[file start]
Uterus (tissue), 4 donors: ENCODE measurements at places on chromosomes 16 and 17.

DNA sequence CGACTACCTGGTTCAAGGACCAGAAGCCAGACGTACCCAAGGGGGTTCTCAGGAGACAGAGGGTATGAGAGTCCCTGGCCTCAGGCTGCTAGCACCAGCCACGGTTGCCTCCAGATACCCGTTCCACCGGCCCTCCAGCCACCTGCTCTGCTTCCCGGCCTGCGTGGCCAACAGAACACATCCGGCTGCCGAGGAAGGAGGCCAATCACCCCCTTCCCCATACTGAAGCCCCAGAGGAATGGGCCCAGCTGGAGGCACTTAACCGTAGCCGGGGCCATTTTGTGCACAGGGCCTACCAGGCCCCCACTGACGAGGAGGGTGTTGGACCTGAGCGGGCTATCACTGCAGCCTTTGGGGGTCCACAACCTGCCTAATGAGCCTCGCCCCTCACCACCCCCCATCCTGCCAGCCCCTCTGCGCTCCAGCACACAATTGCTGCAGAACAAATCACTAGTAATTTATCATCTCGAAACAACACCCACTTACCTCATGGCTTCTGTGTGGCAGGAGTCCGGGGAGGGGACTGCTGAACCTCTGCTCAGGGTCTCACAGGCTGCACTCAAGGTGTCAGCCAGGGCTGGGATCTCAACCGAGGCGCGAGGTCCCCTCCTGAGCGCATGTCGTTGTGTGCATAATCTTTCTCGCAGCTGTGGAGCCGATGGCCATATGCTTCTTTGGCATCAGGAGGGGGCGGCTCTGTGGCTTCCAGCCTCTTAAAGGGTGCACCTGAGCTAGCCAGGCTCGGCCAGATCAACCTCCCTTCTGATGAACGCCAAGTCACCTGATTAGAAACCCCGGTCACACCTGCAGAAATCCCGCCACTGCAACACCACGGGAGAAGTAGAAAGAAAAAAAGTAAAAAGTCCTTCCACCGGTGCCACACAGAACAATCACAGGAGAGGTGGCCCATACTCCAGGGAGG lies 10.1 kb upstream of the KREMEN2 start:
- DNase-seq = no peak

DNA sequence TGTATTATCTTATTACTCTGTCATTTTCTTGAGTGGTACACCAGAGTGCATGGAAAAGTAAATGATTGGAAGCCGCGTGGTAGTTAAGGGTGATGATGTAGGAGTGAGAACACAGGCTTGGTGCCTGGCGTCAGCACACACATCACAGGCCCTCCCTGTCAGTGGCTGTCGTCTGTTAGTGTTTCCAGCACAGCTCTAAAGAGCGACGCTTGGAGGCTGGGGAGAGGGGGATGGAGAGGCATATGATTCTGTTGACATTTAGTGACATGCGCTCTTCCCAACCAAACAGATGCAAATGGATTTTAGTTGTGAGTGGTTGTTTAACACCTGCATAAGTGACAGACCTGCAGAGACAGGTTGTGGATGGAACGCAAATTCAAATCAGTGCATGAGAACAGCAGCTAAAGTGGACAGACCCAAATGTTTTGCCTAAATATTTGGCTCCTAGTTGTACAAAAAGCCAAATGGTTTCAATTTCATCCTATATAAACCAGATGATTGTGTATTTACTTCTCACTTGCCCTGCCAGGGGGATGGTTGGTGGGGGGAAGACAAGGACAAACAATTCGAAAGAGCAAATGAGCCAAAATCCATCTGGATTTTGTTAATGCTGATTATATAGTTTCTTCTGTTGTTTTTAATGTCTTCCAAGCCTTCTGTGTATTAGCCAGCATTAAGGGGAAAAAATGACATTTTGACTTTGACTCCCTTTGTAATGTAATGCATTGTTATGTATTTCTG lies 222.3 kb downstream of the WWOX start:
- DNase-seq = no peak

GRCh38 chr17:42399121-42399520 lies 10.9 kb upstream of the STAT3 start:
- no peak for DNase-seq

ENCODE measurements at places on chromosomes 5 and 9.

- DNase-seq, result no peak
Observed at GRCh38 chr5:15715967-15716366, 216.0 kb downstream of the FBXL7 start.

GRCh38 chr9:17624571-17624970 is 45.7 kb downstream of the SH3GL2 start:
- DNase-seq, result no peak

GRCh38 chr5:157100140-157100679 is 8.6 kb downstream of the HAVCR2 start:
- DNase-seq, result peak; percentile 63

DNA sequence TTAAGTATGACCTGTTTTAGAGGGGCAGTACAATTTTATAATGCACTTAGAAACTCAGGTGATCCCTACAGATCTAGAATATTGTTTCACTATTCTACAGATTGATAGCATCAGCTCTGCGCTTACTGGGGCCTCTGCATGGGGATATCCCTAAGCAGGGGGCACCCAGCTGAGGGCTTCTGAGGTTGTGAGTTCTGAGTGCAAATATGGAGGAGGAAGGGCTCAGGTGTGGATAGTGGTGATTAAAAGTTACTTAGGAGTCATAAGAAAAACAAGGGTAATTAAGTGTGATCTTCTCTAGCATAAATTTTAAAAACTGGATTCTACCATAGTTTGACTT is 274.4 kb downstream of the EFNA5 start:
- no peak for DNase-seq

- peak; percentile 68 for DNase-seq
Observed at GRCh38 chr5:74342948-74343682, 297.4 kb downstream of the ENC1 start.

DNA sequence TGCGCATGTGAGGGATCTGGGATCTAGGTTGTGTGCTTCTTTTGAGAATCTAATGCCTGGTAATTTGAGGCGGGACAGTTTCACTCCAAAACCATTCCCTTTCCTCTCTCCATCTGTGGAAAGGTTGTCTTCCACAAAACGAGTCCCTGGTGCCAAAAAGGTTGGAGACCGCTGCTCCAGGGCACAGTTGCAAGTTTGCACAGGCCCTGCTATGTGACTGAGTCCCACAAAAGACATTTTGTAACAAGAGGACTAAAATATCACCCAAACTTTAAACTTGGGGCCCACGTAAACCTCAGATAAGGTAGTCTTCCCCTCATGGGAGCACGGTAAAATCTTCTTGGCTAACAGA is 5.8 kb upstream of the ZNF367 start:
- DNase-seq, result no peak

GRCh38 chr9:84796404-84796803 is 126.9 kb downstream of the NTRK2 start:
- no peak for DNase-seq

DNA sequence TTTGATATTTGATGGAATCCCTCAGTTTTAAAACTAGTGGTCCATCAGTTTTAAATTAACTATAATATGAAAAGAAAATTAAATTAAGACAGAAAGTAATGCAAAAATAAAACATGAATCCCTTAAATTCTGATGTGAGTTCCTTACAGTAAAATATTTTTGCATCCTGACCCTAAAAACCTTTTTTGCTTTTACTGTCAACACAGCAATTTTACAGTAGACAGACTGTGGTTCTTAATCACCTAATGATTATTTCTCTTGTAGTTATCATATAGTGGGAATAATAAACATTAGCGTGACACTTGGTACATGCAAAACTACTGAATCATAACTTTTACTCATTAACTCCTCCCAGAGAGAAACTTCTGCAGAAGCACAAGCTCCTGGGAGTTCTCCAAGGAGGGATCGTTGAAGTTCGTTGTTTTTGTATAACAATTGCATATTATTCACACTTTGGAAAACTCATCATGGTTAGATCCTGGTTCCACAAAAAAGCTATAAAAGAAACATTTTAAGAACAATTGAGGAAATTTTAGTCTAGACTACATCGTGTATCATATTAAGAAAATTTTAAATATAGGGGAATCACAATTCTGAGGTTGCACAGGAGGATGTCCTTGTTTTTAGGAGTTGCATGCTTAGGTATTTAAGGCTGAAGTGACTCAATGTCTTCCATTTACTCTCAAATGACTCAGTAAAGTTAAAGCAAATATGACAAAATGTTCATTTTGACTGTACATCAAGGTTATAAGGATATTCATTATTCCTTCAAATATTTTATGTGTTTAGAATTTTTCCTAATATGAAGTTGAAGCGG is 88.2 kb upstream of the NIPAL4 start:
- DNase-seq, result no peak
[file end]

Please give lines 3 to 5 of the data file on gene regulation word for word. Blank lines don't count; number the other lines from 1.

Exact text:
- DNase-seq = no peak

DNA sequence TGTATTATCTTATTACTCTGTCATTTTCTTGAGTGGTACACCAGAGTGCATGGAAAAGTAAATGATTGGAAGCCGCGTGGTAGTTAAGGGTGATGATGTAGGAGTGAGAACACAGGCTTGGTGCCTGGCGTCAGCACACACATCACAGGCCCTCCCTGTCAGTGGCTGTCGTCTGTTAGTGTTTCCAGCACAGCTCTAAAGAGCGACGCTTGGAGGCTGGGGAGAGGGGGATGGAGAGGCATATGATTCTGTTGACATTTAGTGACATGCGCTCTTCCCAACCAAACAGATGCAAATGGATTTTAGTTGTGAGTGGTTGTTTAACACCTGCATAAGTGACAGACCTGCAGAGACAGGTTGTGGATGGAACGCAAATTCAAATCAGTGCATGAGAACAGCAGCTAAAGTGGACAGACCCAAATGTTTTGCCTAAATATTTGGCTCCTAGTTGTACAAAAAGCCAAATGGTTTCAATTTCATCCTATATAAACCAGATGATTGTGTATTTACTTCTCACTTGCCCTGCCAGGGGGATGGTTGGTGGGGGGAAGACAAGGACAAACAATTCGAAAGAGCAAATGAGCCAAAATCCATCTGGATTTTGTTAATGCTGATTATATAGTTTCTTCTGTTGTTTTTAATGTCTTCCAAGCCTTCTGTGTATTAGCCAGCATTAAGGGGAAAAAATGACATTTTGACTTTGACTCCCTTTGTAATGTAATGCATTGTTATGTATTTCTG lies 222.3 kb downstream of the WWOX start:
- DNase-seq = no peak